Capitalist- making sure the business does the right things for profit Marxist in terms of the social aspect of ensuring that people gain out of the profits that are derived from the very successful business in sort of marketing and output and all sorts of things these days from what I can gather.
Andy you know you've spent a lot of time on the circuit talking about sustainability and with YTF group you described yourself as being someone that I think is very cognisant of risk you know taking people hundreds of thousands of people out to do what would look like dangerous things in a safe way. So risk is in your in your mind's eye all the time more than that part of your life every day.
And Graham obviously having been a a prominent spokesperson player innovator in financial services, working with Beyond Encryption you know you're also involved with things like the Wave project which is you know got that bigger social aspect as to how it can influence people's lives.
So starting off in terms of that when we looked at the topics for today talk is cheap communications invaluable.
But I wonder whether it would be interesting first of all Andy when we chatted some time ago you know we talked about the fact that everyone's trying to get on the bandwagon to a certain extent about this green theme, claiming they're going to be doing carbon credits and planting trees and all that stuff I wonder would you mind sharing that kind of war stories around that side of things to get us kicked off in this conversation?
Because you talked about some of the statistics around that and the fact that it you know share more share more.
Andy: So before before I dove into the numbers I want to tell a couple of quick stories that that show I guess where this stuff starts to go wrong and the first story is thinking about Snow White and the Magic Mirror.
And the magic mirror used to tell people that they look beautiful when they didn't.
And what ESG has done is create this illusion that businesses are doing better than they are.
And what they forget is that behind the magic mirror is a window and it's a window that if you look out on the world tells the truth And that's the window that businesses do not want to look at when it comes to knowing about what the impact of their work is on climate and biodiversity.
And a second story beyond the fairy stories but still in childhood I was talking a few weeks ago with our head of inspection for schools asking him, saying so am I right in thinking that outstanding is the best grade that a school can have.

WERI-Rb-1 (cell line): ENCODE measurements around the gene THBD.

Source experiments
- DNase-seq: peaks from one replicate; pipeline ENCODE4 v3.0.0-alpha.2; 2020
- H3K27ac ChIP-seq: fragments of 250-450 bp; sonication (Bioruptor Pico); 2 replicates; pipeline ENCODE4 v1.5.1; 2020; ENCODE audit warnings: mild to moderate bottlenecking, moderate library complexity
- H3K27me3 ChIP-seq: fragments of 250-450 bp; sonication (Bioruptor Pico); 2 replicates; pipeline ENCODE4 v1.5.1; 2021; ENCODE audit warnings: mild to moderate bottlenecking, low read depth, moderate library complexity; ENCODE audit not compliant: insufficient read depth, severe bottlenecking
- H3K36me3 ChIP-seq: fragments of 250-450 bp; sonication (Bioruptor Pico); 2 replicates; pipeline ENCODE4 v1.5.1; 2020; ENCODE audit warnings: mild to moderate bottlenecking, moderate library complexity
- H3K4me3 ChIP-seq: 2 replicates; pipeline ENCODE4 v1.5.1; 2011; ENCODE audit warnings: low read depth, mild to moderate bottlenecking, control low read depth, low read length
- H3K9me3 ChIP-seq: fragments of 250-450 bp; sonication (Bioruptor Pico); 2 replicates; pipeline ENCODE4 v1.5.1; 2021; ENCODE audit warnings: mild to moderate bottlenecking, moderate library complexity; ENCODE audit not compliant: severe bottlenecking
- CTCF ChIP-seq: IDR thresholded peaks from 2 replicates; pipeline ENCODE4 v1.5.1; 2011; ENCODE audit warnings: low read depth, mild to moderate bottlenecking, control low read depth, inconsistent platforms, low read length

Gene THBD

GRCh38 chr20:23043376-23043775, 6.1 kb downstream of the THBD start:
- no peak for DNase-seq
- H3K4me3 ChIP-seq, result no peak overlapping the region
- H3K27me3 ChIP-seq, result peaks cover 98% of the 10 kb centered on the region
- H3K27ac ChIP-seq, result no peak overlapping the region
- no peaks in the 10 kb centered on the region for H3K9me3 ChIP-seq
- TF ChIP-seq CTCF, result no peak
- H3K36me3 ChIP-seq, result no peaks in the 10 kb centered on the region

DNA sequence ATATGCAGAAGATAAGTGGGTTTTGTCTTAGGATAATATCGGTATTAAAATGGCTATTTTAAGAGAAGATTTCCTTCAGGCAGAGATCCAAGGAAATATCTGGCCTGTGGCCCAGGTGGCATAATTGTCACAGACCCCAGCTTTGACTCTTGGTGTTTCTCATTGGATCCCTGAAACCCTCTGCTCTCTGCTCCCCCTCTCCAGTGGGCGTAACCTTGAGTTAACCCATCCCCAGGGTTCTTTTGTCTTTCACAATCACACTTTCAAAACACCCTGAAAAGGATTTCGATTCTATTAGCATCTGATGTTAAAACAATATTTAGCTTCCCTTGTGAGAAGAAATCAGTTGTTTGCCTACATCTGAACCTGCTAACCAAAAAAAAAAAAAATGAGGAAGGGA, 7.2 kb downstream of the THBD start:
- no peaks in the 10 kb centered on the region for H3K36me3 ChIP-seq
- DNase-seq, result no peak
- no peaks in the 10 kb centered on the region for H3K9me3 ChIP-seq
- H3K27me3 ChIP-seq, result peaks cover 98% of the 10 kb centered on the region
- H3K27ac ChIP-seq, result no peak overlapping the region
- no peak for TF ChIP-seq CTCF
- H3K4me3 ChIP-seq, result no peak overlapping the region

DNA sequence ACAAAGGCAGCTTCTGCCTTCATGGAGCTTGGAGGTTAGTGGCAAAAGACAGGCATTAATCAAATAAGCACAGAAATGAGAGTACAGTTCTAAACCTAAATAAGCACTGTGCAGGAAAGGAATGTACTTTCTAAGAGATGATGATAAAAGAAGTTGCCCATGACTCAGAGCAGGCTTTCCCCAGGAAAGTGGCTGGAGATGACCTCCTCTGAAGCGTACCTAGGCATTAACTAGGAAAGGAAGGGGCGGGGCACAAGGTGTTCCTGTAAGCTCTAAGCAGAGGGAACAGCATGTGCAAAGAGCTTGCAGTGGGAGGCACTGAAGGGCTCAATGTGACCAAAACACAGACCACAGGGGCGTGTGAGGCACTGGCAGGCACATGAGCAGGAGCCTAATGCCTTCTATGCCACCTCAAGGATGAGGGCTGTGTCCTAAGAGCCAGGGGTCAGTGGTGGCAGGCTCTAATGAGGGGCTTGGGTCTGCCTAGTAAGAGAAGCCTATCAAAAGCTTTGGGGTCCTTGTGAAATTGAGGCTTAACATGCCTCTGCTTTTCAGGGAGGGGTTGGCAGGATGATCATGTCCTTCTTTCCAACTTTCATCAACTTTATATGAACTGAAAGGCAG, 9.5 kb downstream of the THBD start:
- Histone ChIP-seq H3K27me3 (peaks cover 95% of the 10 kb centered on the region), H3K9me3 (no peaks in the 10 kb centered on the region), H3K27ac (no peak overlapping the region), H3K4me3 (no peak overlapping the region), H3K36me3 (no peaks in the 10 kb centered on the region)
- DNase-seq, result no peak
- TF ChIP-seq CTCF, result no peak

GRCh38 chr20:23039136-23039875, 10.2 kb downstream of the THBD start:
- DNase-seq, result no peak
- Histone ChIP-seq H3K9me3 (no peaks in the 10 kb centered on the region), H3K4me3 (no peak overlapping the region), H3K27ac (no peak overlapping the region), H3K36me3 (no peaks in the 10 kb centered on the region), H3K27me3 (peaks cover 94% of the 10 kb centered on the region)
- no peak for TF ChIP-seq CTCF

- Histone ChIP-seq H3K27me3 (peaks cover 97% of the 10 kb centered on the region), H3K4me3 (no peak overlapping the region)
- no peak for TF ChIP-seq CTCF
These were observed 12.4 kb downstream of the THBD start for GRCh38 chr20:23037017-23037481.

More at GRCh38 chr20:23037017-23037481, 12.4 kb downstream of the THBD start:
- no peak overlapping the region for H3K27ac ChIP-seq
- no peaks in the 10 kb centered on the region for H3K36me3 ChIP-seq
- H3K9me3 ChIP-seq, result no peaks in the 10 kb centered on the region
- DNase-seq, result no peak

He said yeah that's right, this is the best that a parent could hope for for their kids.
Am I right in thinking I asked him that every child then leaving an outstanding school would be fully prepared for the world of climate and nature emergencies coming their way.
And he said after a pause he said well that's not really how it works I said Well you'd be a bit disappointed if you found that out wouldn't you that the very best standard you can hope for is completely inadequate for the world ahead.
And whether that's the governance of our school frameworks or the governance of our business frameworks I believe we are completely inadequate in terms of the way we're framing risk and response when it comes to that.
And that there is kind of right now as we're recording this we've got the World Cup going on and Gianni Infantino has promised that this will be a completely carbon neutral World Cup and they're buying carbon offsets that don't even take carbon out of the atmosphere and only quoting a third of the carbon that they've been produced, according to Mike Berners-Lee the UK carbon expert and Kevin Anderson climate expert at Manchester University Tyndall Center, talks about it being dangerous and deeply misleading what they're doing.
And to put that into scale all of the stuff that we're hearing about carbon offsets is fairy tales like the Snow White story about things that can't happen but they make it sound good and allow us to improve things.